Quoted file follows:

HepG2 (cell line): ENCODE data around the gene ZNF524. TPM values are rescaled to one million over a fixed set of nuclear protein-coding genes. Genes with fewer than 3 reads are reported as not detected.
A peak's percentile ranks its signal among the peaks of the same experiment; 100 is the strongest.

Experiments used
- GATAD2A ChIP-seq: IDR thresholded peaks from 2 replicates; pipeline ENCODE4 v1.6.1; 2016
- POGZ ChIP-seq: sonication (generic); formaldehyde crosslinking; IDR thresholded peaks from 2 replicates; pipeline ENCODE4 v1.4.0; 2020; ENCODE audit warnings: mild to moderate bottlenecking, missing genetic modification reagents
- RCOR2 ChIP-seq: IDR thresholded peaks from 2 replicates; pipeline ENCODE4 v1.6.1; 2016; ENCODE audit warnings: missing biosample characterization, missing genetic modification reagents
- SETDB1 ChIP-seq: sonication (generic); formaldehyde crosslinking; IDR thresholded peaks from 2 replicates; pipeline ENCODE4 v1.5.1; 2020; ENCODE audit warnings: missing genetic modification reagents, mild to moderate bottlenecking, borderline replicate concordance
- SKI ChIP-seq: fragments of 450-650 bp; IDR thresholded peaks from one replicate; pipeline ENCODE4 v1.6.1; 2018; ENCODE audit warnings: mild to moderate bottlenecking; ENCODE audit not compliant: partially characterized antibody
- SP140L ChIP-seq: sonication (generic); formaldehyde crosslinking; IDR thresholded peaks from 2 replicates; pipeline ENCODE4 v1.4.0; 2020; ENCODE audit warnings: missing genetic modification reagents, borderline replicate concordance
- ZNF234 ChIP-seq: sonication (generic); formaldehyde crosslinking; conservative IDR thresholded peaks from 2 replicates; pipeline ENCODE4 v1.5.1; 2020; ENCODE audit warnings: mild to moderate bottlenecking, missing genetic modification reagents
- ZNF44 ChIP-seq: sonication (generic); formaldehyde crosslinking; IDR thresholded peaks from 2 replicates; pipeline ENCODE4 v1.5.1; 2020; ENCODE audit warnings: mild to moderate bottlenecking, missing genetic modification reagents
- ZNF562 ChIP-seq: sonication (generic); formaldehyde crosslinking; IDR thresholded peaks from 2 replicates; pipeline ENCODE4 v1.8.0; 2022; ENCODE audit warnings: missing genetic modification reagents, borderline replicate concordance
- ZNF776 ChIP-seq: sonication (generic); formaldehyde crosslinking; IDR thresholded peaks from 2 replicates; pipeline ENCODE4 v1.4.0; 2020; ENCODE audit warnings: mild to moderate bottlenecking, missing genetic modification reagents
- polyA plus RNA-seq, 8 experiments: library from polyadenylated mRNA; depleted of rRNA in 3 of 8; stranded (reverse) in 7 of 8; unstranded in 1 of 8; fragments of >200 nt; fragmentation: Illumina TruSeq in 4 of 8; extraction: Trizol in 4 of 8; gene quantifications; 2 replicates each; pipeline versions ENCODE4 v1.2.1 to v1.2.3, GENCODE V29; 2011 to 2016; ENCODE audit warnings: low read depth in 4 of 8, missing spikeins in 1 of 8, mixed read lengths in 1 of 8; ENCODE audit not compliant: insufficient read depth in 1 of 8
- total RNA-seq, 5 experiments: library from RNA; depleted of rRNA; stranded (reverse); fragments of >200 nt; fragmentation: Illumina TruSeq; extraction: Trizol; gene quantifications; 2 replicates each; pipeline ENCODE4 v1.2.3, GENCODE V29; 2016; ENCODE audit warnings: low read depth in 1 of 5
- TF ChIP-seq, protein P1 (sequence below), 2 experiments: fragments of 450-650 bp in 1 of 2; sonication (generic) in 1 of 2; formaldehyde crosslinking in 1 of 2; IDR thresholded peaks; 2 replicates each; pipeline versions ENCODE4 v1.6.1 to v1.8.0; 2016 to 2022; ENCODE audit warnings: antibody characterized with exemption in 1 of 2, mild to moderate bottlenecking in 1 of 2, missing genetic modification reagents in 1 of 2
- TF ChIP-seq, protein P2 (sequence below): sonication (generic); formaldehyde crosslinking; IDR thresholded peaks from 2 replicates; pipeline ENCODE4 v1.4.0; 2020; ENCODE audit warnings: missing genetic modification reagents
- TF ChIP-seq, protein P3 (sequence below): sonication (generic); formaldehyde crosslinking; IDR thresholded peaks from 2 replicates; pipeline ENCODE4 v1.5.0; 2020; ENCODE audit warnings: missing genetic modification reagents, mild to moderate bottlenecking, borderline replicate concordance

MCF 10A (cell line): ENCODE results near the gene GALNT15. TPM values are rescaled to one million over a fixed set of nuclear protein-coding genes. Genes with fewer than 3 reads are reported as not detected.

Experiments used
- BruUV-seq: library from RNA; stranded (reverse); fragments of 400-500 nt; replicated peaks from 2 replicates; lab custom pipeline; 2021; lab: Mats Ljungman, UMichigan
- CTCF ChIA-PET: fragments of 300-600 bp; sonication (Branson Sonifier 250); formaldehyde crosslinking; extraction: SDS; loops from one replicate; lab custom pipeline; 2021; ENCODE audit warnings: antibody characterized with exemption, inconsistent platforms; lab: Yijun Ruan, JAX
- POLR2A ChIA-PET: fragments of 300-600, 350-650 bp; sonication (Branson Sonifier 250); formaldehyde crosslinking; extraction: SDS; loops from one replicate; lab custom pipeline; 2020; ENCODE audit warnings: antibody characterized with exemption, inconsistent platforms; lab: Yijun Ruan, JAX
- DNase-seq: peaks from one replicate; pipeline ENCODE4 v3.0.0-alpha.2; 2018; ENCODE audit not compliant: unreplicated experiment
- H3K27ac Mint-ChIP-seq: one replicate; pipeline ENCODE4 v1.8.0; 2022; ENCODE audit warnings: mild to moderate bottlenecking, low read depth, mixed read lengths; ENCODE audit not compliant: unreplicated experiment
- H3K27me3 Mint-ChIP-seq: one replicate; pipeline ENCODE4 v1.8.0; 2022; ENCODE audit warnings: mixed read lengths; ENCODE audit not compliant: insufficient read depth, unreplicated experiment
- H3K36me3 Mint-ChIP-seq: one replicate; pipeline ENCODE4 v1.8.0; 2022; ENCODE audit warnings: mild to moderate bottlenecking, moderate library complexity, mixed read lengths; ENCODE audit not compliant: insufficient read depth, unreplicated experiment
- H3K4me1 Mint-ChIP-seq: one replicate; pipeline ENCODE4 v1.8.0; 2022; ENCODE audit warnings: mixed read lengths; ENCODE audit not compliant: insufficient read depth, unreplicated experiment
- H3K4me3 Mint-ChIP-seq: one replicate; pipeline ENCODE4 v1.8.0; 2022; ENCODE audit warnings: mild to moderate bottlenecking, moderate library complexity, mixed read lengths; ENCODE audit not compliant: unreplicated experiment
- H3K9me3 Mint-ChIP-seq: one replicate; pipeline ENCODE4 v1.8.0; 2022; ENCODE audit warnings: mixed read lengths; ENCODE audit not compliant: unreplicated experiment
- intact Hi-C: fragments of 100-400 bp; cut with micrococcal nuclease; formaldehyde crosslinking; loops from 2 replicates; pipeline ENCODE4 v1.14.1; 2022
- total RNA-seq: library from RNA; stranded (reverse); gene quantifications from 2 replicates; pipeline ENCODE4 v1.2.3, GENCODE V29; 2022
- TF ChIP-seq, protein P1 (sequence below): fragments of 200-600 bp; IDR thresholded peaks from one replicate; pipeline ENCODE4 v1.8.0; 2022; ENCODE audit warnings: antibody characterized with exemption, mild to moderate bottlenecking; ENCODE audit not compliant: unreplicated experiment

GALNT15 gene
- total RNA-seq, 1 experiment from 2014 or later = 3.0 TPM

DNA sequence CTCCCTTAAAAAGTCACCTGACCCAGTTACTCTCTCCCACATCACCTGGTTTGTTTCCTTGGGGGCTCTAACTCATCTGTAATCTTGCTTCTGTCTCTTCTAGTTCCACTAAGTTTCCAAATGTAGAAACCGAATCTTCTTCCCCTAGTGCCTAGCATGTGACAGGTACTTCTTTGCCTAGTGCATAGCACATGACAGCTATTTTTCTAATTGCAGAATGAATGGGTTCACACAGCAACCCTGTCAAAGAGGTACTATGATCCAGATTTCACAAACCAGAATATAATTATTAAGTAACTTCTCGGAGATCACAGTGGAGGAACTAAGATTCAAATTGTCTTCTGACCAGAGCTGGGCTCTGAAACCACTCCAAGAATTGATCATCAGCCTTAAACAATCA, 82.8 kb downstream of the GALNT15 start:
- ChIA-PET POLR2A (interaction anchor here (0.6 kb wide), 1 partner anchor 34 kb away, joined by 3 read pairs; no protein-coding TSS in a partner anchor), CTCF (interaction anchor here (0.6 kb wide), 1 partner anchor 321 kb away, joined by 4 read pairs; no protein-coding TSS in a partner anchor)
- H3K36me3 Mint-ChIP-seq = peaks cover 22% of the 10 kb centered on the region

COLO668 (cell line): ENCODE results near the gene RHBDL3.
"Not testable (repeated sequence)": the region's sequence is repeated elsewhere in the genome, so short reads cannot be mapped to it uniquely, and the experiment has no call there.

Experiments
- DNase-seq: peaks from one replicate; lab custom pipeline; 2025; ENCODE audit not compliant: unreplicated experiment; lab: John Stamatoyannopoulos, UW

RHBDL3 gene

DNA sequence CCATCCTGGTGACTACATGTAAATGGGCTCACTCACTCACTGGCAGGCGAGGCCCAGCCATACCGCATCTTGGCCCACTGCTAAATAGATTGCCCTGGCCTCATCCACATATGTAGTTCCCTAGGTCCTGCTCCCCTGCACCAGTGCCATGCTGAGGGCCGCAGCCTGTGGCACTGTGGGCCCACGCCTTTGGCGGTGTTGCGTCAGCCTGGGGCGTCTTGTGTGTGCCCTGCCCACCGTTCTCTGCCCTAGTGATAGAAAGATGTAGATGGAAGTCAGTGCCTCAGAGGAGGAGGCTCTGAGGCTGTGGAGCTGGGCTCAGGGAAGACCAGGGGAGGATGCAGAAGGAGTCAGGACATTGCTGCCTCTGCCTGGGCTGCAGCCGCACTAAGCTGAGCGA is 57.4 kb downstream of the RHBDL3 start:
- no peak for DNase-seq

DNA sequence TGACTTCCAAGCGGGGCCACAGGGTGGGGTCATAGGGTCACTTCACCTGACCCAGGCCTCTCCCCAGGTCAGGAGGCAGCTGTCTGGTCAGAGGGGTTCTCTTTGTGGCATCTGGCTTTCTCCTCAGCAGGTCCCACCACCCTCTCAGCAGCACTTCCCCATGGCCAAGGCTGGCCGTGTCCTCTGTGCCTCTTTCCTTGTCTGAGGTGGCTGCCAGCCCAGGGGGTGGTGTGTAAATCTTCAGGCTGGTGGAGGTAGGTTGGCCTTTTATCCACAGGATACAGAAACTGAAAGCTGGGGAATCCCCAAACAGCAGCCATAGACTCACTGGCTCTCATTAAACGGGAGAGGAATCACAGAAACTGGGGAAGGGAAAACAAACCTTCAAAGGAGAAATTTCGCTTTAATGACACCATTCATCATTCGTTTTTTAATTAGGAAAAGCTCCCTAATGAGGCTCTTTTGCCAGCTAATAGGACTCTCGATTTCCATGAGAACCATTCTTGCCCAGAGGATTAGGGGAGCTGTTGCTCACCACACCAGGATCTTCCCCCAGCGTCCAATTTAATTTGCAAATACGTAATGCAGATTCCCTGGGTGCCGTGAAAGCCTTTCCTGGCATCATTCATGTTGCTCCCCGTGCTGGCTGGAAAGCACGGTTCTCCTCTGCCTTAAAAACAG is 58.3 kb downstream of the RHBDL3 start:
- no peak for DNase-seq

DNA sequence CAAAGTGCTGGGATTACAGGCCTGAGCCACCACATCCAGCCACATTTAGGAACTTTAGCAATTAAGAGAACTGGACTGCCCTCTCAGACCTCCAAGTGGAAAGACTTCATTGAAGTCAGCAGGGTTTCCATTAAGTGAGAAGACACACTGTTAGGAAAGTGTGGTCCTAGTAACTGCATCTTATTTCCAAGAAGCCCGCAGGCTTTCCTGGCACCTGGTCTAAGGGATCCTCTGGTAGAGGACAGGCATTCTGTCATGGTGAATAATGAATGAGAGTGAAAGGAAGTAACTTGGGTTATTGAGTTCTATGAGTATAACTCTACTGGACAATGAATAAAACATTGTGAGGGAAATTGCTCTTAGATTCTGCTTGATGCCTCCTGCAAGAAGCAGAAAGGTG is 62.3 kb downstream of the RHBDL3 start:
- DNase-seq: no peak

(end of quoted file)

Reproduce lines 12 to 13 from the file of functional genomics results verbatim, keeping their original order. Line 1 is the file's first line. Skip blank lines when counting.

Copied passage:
- ZNF562 ChIP-seq: sonication (generic); formaldehyde crosslinking; IDR thresholded peaks from 2 replicates; pipeline ENCODE4 v1.8.0; 2022; ENCODE audit warnings: missing genetic modification reagents, borderline replicate concordance
- ZNF776 ChIP-seq: sonication (generic); formaldehyde crosslinking; IDR thresholded peaks from 2 replicates; pipeline ENCODE4 v1.4.0; 2020; ENCODE audit warnings: mild to moderate bottlenecking, missing genetic modification reagents